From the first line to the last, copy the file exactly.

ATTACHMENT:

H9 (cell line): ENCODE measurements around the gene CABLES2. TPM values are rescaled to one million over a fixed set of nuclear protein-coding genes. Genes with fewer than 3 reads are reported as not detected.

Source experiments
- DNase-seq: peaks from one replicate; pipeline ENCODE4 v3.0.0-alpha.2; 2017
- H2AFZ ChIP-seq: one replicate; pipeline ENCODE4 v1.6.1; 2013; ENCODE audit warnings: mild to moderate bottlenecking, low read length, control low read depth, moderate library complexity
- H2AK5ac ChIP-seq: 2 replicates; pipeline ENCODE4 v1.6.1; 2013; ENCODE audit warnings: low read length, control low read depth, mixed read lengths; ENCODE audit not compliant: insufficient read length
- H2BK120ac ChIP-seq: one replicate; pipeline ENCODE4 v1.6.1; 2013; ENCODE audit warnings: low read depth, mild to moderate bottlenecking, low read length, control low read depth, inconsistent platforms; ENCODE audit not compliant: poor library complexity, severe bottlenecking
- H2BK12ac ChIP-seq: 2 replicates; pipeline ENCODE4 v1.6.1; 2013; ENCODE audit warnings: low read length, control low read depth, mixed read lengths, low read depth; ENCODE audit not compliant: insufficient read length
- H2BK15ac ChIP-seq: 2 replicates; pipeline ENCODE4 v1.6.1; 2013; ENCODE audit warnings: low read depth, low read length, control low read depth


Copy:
H9 (cell line): ENCODE measurements around the gene CABLES2. TPM values are rescaled to one million over a fixed set of nuclear protein-coding genes. Genes with fewer than 3 reads are reported as not detected.

Source experiments
- DNase-seq: peaks from one replicate; pipeline ENCODE4 v3.0.0-alpha.2; 2017
- H2AFZ ChIP-seq: one replicate; pipeline ENCODE4 v1.6.1; 2013; ENCODE audit warnings: mild to moderate bottlenecking, low read length, control low read depth, moderate library complexity
- H2AK5ac ChIP-seq: 2 replicates; pipeline ENCODE4 v1.6.1; 2013; ENCODE audit warnings: low read length, control low read depth, mixed read lengths; ENCODE audit not compliant: insufficient read length
- H2BK120ac ChIP-seq: one replicate; pipeline ENCODE4 v1.6.1; 2013; ENCODE audit warnings: low read depth, mild to moderate bottlenecking, low read length, control low read depth, inconsistent platforms; ENCODE audit not compliant: poor library complexity, severe bottlenecking
- H2BK12ac ChIP-seq: 2 replicates; pipeline ENCODE4 v1.6.1; 2013; ENCODE audit warnings: low read length, control low read depth, mixed read lengths, low read depth; ENCODE audit not compliant: insufficient read length
- H2BK15ac ChIP-seq: 2 replicates; pipeline ENCODE4 v1.6.1; 2013; ENCODE audit warnings: low read depth, low read length, control low read depth